Andy Kessler doesn’t think EU-style regulation is the answer. (Agreed. Hell, no!) His solution in the Wall Street Journal today is straightforward:
Techies have an expression for Facebook’s model. It’s “free as in beer”—in the sense of costing no money. You pay in other ways. I propose a simple fix. Let’s flip the whole thing—make it about property rights, 21st-century style. America was built on property rights. Congress can deliberate for 90 seconds and then pass the Make the Internet Great Again Act. The bill would contain five words: “Users own their private data.” Finis.
How does Facebook make money under that model? Read Kessler’s piece to find out.
Elsewhere on the Journal’s commentary page, Chris Wilson, who ran Senator Ted Cruz’s digital strategy in 2016, warns Republicans to be careful in their attacks on Facebook. “Tread carefully, my Republican friends, lest you transform the tool that bypasses the media filter into another media filter, with all the inherent biases,” he writes.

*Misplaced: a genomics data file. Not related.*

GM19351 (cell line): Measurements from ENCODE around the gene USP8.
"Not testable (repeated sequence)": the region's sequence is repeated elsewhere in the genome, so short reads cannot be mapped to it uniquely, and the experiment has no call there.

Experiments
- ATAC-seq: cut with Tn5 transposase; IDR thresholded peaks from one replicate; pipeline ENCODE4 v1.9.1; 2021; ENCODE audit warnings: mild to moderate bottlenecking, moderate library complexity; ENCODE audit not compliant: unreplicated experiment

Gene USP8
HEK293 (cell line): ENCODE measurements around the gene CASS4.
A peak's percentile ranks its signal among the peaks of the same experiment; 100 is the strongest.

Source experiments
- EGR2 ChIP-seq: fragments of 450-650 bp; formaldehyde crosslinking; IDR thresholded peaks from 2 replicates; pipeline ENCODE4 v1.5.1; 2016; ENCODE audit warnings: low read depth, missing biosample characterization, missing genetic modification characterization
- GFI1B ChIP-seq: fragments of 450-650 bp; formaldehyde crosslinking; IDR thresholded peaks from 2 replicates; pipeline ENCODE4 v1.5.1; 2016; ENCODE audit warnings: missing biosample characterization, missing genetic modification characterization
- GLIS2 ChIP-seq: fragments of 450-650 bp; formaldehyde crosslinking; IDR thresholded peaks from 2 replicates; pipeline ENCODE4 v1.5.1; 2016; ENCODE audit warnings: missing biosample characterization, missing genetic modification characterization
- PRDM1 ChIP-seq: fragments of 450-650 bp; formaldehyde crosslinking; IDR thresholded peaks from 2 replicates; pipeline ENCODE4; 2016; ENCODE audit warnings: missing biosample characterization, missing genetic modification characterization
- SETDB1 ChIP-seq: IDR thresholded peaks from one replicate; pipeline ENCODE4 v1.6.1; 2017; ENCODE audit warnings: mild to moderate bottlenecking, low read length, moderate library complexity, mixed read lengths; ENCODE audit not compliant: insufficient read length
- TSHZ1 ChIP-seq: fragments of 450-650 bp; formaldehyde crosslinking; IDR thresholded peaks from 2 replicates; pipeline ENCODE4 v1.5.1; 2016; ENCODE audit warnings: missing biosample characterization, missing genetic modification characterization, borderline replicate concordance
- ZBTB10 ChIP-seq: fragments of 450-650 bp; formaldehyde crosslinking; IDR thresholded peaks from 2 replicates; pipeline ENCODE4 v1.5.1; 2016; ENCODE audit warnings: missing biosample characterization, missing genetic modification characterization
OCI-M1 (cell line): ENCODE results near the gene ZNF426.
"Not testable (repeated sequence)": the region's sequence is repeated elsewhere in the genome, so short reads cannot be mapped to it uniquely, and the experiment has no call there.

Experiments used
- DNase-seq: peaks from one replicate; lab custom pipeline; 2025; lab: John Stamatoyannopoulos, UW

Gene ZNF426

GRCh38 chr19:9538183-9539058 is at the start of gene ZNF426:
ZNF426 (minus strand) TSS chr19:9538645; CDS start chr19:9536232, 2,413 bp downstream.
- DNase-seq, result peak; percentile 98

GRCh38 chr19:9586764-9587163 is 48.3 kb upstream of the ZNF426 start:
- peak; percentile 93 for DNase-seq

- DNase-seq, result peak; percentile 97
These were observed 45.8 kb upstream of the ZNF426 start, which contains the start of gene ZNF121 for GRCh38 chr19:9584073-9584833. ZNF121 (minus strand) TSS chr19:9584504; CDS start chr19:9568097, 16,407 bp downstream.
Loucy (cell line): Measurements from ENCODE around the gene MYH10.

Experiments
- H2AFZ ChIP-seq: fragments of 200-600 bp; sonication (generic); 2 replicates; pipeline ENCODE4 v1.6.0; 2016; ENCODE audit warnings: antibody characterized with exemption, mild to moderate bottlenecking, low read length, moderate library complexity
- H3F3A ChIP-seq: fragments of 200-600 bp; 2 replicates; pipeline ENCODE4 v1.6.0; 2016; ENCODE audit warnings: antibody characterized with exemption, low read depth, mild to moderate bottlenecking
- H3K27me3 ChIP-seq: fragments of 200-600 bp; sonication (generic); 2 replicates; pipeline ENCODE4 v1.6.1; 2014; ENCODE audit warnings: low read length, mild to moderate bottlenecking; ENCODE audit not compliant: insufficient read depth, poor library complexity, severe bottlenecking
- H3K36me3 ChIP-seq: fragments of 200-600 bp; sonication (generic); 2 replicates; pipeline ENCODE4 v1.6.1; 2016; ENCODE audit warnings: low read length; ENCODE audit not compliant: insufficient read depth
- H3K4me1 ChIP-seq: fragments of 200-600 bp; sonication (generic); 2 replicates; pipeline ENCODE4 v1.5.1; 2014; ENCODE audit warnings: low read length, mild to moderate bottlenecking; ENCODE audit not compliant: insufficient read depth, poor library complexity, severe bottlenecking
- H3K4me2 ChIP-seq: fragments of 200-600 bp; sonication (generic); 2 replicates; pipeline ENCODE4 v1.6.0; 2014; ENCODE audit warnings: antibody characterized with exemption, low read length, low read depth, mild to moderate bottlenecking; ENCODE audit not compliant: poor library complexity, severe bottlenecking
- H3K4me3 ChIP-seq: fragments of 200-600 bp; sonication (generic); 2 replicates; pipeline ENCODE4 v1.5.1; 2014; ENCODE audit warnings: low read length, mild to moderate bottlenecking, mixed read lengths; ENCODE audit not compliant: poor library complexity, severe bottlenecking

Wilson notes, “Regulation is considered only when Republicans become innovative enough to surpass Democrats in digital campaigning.” Well, that’s true as far as it goes. (Which is why guys like Sheldon Whitehouse were all over Zuckerberg, too.) It’s clear in the aftermath of 2016, however, that Facebook intends to make sure the disfavored, nonprogressive party won’t have that advantage going forward.
Facebook is not neutral. In reality, no content-provider or platform is. That’s the point.